Reliability of CD4 quantitation in human immunodeficiency virus-positive children: Implications for definition of immunologic response to highly active antiretroviral therapy

Vincent J. Carey, Savita Pahwa, Adriana Weinberg

Research output: Contribution to journalArticle

3 Scopus citations

Abstract

Our objective was to develop data-based algorithms for definition of immunologic response to AIDS therapies in pediatric patients, taking account of T-cell subset measurement errors. The study design involved cross-protocol analysis of 2,148 enrollees in six completed Pediatric AIDS Clinical Trials Group trials. We used standard quantitation of T-cell subsets; linear modeling with mean-dependent measurement error variance was used to develop 95% tolerance limits for change in CD4%. For individuals with a CD4% of approximately 25%, the measurement error-based 95% tolerance interval ranges from 15% to 35%, whereas for individuals with a CD4% of approximately 5%, the tolerance interval ranges from 3% to 7%. When pairs of CD4% measures taken within a time interval of less than 30 days are averaged to estimate steady-state CD4%, tolerance interval width decreases by approximately 30%. A simple graphical tool that provides a data-based criterion for immunologic response over and above variation ascribable to T-cell measurement error is provided. Variability in CD4% due to measurement error is substantial, increases with level of CD4%, and complicates assessment of immunologic response to therapy. Replicates of CD4% measures could be used to improve precision of interpretation of CD4% measures.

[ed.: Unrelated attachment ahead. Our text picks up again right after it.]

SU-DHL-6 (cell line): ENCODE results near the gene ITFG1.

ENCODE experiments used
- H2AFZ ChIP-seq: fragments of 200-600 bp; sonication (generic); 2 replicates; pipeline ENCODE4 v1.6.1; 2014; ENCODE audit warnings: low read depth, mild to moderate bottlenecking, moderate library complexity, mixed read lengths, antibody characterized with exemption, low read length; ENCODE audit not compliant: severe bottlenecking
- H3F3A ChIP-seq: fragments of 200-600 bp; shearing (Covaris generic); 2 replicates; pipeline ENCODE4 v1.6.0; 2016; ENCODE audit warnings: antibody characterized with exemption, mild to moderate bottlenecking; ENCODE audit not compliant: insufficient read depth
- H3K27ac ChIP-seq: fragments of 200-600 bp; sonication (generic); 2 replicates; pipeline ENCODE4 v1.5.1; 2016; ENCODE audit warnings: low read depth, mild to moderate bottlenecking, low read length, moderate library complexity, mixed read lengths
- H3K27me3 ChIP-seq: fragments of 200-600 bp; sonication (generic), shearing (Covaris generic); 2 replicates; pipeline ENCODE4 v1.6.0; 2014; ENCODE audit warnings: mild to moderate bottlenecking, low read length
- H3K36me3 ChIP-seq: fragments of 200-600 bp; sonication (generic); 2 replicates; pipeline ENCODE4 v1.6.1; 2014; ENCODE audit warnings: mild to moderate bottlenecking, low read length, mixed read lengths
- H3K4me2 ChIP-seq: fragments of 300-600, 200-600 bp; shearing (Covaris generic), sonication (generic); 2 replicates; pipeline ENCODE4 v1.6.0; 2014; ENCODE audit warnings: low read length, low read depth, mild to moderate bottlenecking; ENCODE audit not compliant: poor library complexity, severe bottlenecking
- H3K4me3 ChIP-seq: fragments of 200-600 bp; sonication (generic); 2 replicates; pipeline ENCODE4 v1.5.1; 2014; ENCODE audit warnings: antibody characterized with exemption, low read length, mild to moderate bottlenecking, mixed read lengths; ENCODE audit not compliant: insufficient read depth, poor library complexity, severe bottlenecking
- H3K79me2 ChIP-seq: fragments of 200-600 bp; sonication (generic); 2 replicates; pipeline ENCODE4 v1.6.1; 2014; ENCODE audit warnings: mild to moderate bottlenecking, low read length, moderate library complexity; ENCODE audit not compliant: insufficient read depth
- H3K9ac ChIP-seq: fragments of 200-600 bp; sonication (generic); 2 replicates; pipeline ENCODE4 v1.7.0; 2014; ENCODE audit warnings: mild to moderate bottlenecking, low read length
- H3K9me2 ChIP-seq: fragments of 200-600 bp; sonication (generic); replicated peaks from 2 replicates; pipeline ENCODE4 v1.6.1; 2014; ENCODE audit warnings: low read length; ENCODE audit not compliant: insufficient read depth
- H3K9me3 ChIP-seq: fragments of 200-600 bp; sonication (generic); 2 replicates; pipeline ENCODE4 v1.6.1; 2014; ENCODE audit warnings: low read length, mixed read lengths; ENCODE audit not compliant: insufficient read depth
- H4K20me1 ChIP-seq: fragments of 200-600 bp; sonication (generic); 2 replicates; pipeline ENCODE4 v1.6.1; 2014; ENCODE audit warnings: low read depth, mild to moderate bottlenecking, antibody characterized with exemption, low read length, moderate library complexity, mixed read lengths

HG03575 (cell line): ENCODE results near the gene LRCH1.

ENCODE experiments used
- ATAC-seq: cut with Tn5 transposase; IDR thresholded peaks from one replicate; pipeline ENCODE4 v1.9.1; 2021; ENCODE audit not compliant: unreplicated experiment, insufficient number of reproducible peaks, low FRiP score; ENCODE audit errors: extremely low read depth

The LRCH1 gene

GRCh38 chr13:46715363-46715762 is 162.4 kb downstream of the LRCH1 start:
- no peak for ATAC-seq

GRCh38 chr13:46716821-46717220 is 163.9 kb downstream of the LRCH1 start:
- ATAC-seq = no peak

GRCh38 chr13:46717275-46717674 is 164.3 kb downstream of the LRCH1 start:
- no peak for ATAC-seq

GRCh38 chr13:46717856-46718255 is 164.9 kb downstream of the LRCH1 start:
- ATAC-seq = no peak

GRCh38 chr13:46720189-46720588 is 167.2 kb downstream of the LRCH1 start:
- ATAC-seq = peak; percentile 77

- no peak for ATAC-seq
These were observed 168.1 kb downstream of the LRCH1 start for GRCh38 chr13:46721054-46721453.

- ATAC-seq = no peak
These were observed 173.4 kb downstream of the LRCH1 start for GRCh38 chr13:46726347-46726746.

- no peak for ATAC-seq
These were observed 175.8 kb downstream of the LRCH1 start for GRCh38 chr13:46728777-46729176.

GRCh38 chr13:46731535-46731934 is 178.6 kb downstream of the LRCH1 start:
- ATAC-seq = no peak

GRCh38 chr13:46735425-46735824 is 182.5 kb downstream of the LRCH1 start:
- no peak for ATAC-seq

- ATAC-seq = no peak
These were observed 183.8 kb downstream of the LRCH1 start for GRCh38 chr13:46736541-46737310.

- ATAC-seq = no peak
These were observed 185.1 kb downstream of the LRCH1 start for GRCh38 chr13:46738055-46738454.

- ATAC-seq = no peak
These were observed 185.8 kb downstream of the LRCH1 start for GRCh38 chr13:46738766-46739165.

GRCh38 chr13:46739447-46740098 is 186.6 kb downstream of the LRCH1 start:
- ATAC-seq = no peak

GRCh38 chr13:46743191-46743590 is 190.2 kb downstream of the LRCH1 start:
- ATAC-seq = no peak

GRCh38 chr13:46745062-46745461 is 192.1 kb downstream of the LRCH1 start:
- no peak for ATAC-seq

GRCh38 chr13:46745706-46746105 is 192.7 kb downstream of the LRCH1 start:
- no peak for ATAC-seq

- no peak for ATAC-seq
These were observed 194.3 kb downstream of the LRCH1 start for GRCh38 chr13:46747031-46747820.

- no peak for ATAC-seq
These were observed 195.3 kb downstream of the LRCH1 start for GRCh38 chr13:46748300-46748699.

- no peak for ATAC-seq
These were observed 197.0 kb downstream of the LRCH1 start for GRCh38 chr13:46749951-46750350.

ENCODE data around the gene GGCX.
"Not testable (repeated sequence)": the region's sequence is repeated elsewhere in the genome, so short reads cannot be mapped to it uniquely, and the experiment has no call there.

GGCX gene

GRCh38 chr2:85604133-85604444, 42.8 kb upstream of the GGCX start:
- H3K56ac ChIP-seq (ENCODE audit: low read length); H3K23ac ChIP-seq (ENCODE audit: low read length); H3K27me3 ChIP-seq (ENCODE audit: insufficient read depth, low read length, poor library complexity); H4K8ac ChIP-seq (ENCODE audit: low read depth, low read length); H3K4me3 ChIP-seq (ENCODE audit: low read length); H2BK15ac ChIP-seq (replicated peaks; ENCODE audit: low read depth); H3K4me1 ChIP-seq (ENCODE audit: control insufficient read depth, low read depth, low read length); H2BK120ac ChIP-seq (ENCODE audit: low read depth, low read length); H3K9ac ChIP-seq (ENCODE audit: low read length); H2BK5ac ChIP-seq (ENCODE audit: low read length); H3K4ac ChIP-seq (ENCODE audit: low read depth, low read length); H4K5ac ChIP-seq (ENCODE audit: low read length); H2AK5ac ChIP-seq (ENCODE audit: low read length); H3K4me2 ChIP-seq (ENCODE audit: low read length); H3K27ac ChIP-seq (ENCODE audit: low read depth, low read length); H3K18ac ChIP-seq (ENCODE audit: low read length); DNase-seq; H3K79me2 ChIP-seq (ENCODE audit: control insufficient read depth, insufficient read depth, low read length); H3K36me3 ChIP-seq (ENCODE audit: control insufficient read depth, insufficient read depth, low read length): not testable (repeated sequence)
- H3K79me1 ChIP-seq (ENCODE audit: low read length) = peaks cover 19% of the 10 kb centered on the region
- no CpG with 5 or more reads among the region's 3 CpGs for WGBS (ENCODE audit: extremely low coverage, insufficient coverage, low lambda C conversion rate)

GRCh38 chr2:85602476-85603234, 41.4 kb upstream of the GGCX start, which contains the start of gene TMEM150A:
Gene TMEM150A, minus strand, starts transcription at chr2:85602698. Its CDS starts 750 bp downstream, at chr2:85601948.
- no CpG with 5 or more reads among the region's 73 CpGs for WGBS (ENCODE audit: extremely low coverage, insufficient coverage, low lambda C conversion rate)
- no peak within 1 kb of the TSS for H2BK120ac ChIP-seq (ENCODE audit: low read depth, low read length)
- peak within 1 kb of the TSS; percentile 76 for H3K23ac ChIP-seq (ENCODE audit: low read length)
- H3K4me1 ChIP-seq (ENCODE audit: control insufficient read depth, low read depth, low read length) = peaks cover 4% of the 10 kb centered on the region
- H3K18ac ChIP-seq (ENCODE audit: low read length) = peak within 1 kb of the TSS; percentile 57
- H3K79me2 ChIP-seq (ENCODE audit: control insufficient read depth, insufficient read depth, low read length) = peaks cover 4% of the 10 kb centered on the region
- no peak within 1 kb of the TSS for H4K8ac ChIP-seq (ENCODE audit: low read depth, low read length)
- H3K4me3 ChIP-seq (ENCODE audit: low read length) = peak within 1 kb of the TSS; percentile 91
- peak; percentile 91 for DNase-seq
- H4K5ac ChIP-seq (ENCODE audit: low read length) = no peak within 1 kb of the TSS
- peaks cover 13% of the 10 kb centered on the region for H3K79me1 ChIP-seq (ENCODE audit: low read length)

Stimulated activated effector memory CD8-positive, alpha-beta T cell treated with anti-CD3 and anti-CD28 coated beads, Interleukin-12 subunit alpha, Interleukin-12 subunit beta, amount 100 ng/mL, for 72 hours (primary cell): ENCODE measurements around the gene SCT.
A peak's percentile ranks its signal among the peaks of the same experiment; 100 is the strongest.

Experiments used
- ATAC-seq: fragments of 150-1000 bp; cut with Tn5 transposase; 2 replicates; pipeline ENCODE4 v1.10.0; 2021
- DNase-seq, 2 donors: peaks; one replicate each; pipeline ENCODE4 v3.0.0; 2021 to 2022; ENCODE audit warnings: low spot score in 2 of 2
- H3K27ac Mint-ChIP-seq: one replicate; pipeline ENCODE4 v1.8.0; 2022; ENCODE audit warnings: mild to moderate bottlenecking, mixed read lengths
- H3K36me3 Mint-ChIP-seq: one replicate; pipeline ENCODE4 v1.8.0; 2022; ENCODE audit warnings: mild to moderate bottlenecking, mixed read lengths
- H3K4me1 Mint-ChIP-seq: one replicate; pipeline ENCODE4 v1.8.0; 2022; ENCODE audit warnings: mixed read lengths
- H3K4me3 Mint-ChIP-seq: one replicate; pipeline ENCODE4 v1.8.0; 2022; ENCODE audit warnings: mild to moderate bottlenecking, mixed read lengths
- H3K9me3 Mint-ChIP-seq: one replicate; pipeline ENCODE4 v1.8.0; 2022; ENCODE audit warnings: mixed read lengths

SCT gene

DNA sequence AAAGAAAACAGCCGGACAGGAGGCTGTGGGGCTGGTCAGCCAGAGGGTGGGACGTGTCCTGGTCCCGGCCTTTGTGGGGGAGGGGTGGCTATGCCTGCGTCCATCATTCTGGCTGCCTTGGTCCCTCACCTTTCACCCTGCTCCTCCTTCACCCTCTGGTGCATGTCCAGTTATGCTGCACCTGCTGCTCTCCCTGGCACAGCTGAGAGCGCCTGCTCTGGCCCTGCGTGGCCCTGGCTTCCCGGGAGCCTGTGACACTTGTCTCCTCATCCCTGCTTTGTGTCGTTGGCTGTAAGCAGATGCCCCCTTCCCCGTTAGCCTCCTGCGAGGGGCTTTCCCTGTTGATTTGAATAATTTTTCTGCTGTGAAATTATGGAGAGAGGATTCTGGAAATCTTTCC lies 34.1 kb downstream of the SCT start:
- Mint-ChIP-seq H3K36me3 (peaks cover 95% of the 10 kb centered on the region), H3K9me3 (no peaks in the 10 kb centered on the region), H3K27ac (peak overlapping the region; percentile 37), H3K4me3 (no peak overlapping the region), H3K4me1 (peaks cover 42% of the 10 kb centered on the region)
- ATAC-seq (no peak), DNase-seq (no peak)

Original languageEnglish (US)
Pages (from-to)640-643
Number of pages4
JournalClinical and Diagnostic Laboratory Immunology
Volume12
Issue number5
DOIs
StatePublished - May 1 2005

ASJC Scopus subject areas

  • Immunology and Allergy
  • Immunology
  • Clinical Biochemistry
  • Microbiology (medical)

Fingerprint Dive into the research topics of 'Reliability of CD4 quantitation in human immunodeficiency virus-positive children: Implications for definition of immunologic response to highly active antiretroviral therapy'. Together they form a unique fingerprint.

  • Cite this